Back in the mid 1960’s, I sat in my tiny suburban home, my three toddlers napping, while I read Betty Friedan’s, The Feminine Mystique. I’m old enough to have grown up at the time when women were still encouraged to prepare chiefly for lives as housewives and mothers. I liked my young adult life in the suburbs because, at the time, most women were still dwelling; and we could get together every day to talk about our life happenings.
Everyone’s life in my area was pretty homogenous. Then the world exploded with societal change of every kind. My early youth spiritual practices failed to induce my allegiance when I was subjected to the purposeful, immediate causes that rose to the surface in the late 1960’s. We girls, who have been keepers of the house and household, were called upon to bring our skills and talents to the larger society.
Become educated, liberate ourselves from limited lives, get work, influence the course of politics and business, depart domineerng husbands, insist upon shared child care, have more sex with more joy, talk the truth of our hearts and souls. And so, we did. By 1976, I was blessed, moved, gone to school, procured a job, danced in the streets, hitchhiked from north to south, given up a fresh six-bedroom home to travel the USA in a VW van, changed my diet, started to meditate and completely enjoy the wild ride of hippiedom.
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Needless to say, there were drawbacks too. Butfortunately, the tendency of the 1970’s was on personal development. This moved me to deeply analyze everything that has been happening to me and my society. My spirit blossomed. I learned from Native American teachers and Eastern philosophers and found that the mix of practices that really spoke to my heart. All around me, girls and men were making new decisions to make a better world. The atmosphere was sensually present we can, indeed, create heaven on Earth.
With a plan in mind for my role in this fantastic scheme, I started to study and experiment with types of communal living. Like many people who went”back to the land,” I discovered just how much I did not know about the natural world around me. I had never grown meals, chopped wood or taken water. Women of my era started to concentrate on those skills with fresh enthusiasm. Over time, many went on to specialize in things our grandmothers took for granted as trivial, things like midwifery, herbal medicine, folk singing and natural gardening.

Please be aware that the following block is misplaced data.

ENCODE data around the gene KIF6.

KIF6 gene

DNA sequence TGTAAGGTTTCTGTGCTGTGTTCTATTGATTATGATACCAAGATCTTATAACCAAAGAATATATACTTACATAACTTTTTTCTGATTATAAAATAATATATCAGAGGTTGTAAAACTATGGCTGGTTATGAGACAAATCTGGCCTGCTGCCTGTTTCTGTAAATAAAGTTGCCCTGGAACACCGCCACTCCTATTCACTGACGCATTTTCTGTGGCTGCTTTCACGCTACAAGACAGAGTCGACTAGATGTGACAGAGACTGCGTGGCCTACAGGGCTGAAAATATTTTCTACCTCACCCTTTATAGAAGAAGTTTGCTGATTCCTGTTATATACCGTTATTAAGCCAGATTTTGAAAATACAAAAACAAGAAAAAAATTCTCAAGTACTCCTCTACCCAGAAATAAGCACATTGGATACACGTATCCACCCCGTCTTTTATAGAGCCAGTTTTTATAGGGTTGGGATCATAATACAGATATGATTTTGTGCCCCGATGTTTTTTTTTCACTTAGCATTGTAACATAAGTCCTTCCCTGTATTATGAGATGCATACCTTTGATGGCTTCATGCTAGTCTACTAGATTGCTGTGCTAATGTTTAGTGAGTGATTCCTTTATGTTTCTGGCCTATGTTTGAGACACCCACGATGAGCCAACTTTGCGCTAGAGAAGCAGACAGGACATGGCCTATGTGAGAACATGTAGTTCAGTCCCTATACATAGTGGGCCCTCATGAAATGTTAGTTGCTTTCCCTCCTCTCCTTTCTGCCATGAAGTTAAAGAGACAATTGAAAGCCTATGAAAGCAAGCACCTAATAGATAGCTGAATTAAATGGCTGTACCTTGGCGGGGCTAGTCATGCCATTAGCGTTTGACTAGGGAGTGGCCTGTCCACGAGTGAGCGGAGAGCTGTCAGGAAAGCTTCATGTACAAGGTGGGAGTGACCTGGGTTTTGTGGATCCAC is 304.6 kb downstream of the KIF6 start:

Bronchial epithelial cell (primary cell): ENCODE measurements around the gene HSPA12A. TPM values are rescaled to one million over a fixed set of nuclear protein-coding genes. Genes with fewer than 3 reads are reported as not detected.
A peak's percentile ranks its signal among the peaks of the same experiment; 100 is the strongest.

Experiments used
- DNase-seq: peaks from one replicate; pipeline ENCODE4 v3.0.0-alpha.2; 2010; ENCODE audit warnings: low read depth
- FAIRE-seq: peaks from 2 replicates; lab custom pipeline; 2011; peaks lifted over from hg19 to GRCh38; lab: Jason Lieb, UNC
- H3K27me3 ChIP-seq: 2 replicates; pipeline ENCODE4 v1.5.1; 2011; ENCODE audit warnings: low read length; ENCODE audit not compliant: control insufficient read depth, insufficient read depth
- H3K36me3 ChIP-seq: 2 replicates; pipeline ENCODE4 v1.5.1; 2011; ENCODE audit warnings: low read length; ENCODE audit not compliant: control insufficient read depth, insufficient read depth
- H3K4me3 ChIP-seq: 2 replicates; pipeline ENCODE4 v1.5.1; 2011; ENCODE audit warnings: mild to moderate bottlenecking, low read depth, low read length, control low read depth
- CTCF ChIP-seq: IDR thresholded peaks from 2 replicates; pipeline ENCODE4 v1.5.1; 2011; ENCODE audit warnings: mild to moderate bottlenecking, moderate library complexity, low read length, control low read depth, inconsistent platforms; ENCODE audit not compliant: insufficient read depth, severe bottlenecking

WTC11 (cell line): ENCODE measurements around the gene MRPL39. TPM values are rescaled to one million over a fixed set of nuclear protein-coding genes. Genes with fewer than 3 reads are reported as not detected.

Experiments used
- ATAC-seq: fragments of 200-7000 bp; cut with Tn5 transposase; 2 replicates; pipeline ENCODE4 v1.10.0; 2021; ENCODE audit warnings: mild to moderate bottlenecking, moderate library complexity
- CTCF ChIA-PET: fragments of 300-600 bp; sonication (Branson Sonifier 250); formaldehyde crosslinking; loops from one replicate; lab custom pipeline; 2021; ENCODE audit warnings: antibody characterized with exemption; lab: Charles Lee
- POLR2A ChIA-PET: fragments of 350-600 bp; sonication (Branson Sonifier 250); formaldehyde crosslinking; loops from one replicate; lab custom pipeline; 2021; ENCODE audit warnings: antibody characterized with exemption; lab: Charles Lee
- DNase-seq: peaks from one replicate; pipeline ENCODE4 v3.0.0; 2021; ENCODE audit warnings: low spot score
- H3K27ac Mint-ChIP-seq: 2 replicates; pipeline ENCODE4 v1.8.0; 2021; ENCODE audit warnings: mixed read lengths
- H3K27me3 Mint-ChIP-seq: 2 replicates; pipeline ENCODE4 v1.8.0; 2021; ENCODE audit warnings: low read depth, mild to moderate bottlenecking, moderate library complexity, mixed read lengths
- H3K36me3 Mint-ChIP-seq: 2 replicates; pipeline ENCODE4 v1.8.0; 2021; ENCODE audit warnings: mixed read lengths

Did you notice it?
Our moms had been “contemporary” and adopted consumer technology. Thus, lots of us were clueless about the origins of life: our very own birth, child bearing, the fertility of nature. Learning these hot truths — really, it’s all about gender in all its forms — has been incredibly intriguing. I’m still in awe about how plain dirt and teensy seeds and invisible organisms become a gourmet meal on my own table, then cycle through my life as”me” until, once more, I become “them.”
It’s mindboggling that nobody in my youth, not parents, teachers or priests, actually said this cycle of existence! Thankfully, times have changed. On the surface, it’s not quite the planet we young hippie flower children dreamed of, but the values of equity and love toward all people and all animals seems to have made the cut. There’s still poverty, war, ignorance and disease, but I also see empathy, tolerance, helpfulness and holistic health consciousness on a grand scale. I think we could do it.
As women, as mothers, as lovers of beauty, order and nourishment, I think that girls, in addition to the guys who love their own feminine elements, are seeing the current times as demanding everything we’ve ever learned, all the classes of our mothers, grandmothers, and great grandmothers on back. We’ve got the chance to utilize our college educations, street smarts, native wisdom, intuitive advice, love of the Earth, garden abilities, techno-competence, artistically innovative, socially constructive abilities in each moment of our lives. We can communicate around the world immediately.
We’ve got access to every spiritual tradition’s mysteries and truths. And we still have transportation, some money and all of the “stuff” we could possibly use. If that is not women’s liberation, I do not know what is. There are, as I said, still lots of obstacles on the path to heaven, but, girl, you’re equipped! At least the temptations are about two feet deep at the moment, so you should not have any trouble locating them. Read the ancient writers on women’s liberation, find a text which uses the pronoun”she” rather than”he” and see how it feels. Grow a tomato. Take a dip into something you thought you could never do. Become part of the wave of loving kindness that’s just starting to crest. With your help, we might get to the beach yet.